BACKGROUND: Substance Use Disorders (SUDs) have been associated with impaired neurocognitive functioning, which may (partly) improve with sustained abstinence. New treatments are emerging, aimed at improving cognitive functions, and being tested. However, no integrated review is available regarding neurocognitive recovery following sustained abstinence.
OBJECTIVES: In this review, results from prospective studies on neurocognitive recovery using neuropsychological assessments before and after sustained abstinence from SUDs are summarized and discussed.
RESULTS: Thirty-five prospective studies were selected for this review, including twenty-two alcohol, three cannabis, four cocaine, three (meth)amphetamine, and three opioid studies. Results suggest that some cognitive functions (partially) recover after sustained abstinence, and that there are predictors of an unfavorable course such as poly-substance use and number of previous detoxifications.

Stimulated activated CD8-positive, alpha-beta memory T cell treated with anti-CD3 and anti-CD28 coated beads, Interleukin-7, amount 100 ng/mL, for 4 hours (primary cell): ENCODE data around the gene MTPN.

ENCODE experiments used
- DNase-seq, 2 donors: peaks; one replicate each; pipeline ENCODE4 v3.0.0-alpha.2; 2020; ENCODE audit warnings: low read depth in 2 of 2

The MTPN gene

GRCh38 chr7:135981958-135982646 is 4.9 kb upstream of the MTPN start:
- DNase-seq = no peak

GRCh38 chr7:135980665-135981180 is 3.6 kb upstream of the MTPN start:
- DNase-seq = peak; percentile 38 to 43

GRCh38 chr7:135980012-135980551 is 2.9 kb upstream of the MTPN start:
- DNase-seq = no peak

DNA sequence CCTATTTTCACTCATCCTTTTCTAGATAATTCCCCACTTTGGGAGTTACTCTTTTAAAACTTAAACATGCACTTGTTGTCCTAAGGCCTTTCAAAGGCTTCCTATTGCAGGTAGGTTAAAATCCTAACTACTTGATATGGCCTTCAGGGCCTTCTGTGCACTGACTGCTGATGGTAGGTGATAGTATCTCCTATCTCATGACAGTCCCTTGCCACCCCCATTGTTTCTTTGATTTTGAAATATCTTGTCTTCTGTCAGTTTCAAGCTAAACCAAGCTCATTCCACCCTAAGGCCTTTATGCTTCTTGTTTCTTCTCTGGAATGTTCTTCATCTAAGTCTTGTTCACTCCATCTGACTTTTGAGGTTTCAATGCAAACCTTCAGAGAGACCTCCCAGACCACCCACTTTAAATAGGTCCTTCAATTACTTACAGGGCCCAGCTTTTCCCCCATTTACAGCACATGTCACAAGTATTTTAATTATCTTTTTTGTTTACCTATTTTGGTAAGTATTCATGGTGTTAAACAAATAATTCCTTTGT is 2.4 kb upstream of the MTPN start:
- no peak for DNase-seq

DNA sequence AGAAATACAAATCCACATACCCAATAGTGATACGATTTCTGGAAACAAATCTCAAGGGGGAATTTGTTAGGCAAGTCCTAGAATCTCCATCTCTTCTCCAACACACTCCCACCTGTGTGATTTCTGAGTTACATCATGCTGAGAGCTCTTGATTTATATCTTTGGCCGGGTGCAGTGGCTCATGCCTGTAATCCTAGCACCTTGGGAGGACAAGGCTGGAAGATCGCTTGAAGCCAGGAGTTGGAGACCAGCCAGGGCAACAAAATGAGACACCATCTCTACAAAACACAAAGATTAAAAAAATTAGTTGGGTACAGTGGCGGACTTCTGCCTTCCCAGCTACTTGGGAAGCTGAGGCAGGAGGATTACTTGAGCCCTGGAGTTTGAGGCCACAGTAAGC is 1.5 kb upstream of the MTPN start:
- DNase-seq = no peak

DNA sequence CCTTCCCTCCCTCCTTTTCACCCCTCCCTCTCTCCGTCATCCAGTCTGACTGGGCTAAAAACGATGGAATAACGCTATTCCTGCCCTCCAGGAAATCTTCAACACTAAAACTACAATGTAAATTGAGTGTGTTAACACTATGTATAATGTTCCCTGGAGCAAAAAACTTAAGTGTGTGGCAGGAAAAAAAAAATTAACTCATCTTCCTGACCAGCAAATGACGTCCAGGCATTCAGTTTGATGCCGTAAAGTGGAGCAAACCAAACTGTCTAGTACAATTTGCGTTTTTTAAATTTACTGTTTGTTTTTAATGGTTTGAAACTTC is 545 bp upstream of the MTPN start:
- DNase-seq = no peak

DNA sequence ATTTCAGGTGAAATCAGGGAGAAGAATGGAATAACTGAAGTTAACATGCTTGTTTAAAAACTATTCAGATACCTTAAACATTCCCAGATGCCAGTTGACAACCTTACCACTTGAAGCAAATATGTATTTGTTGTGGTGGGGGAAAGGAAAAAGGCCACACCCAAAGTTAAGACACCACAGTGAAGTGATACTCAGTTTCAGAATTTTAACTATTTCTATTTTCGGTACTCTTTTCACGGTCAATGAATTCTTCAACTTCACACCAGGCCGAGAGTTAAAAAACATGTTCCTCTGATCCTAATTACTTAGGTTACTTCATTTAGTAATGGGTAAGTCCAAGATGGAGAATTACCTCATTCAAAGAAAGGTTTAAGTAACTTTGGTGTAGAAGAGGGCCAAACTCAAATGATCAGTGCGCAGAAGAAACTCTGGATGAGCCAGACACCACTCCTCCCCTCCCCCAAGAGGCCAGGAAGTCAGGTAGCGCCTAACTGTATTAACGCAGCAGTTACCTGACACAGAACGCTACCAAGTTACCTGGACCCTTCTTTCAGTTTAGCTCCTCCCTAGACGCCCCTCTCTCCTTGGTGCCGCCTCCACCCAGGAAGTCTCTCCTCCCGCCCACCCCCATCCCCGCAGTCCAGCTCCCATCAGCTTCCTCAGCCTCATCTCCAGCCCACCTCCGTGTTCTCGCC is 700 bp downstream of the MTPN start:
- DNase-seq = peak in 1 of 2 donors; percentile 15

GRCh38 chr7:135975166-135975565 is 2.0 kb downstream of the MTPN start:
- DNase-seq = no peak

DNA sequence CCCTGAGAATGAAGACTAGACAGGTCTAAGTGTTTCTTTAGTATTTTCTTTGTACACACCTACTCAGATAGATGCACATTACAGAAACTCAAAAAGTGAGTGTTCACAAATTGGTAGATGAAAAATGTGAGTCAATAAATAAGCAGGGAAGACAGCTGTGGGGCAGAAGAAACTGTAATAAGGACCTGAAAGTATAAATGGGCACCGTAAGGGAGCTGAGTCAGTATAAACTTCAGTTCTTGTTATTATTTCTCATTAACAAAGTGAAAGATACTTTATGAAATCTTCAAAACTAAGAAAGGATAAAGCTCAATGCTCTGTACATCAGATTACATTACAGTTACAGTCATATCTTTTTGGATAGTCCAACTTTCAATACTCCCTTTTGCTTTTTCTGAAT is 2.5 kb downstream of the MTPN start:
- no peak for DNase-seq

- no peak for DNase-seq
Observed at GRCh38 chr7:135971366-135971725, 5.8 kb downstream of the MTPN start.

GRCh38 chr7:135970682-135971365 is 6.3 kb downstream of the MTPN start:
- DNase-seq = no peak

CONCLUSIONS: Prospective studies indicate that sustained abstinence after SUDs generally results in (partial) neurocognitive recovery. However, a final answer regarding full recovery awaits prospective studies with neurocognitive assessments before, during, and after sustained abstinence from SUDs. New interventions that might enhance neurocognitive recovery after abstinence are discussed, including neurocognitive training, medication and neuromodulation.